Although it's rare, an acute angle-closure attack is a medical emergency that can lead to blindness. 

Call your eye doctor immediately if you experience signs of acute angle-closure glaucoma:

  • Sudden blurry vision
  • Severe eye pain
  • Headache
  • Nausea and vomiting
  • Rainbow colored rings or halos around lights 

Normal-Tension Glaucoma

When you have normal-tension glaucoma, damage to the optic nerve is not caused by increased eye pressure. 

People diagnosed with this type of glaucoma have normal eye pressure. Many eye experts don't fully understand what causes optic nerve damage in these cases. Poor blood circulation to the eye is a likely cause.

Secondary Glaucoma

Secondary glaucoma occurs due to a medical issue that causes an increase in eye pressure. Conditions that can lead to secondary glaucoma include:

  • Eye injury
  • Inflammation
  • Diabetes
  • Cataracts
  • Certain medications

Pigmentary Glaucoma

Pigmentary glaucoma falls under the umbrella of secondary glaucomas. It happens when pigment material breaks off from the iris and clogs your drainage angle. When the drainage angle is blocked, eye pressure increases and causes damage to the optic nerve.

Pigmentary glaucoma is rare and often exacerbated by vigorous physical activity such as jogging or basketball in people with pigment dispersion syndrome.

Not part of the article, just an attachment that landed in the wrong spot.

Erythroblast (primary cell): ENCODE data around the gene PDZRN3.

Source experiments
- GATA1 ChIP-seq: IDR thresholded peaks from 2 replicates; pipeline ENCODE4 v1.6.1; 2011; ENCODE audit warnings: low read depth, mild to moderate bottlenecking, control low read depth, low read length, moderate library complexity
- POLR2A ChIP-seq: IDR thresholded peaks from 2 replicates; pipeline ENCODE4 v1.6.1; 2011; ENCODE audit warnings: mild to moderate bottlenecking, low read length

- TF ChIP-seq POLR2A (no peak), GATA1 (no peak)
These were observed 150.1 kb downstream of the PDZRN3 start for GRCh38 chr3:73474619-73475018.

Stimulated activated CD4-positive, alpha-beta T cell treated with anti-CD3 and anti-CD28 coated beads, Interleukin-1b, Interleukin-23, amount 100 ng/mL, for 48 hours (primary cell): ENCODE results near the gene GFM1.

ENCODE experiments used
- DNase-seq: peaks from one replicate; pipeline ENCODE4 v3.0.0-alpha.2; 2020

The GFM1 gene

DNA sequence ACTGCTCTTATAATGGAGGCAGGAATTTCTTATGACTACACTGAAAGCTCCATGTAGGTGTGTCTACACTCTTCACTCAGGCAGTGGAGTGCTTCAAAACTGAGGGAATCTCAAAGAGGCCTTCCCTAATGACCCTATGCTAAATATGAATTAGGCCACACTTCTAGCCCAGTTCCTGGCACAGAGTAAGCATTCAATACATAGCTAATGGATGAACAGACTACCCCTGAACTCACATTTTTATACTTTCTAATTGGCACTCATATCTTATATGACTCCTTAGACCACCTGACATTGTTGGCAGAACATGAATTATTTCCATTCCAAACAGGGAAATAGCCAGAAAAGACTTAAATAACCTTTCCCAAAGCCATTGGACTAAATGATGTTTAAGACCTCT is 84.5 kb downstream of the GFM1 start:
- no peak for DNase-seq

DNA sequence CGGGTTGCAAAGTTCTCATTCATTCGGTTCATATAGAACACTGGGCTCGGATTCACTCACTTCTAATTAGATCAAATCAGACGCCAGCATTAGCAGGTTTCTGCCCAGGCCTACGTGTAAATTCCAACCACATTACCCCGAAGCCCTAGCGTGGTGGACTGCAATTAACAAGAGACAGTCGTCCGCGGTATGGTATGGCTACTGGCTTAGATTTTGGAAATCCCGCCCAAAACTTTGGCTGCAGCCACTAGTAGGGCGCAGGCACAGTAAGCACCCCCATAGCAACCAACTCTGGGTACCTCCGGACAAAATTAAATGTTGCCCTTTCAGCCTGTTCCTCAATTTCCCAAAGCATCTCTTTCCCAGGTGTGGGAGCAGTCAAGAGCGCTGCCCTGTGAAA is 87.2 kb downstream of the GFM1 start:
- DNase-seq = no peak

Congenital Glaucoma

Congenital glaucoma, also called childhood glaucoma, falls under the umbrella of secondary glaucomas. It occurs when a baby’s drainage canal doesn’t develop properly. This rare condition is typically diagnosed within the first year of life and is often hereditary.

Surgery and medication are the gold standards to treat this type of glaucoma. Many babies with childhood glaucoma go on to live full lives.

Who is at Risk of Developing Glaucoma?

Certain medical conditions and lifestyle factors can contribute to elevated eye pressure, increasing the risk of developing glaucoma. These risk factors include:

Family History of Glaucoma

If your parents, grandparents, siblings, or other close relatives have glaucoma, you are much more likely to develop the condition. According to the Glaucoma Research Foundation, family history increases the risk of glaucoma four to nine times.5

African American, Asian, and Hispanic Populations

Certain ethnic backgrounds are at higher risk than Caucasians to develop glaucoma. For instance, one survey found that in the United States, glaucoma is six times more prevalent in individuals of African descent than in the European American (EA) population in some age groups.20

History of Steroid Use

Steroid-induced iatrogenic glaucoma was described for the first time in the 1950s. This research shows that long-term corticosteroid use can cause an elevation in eye pressure.21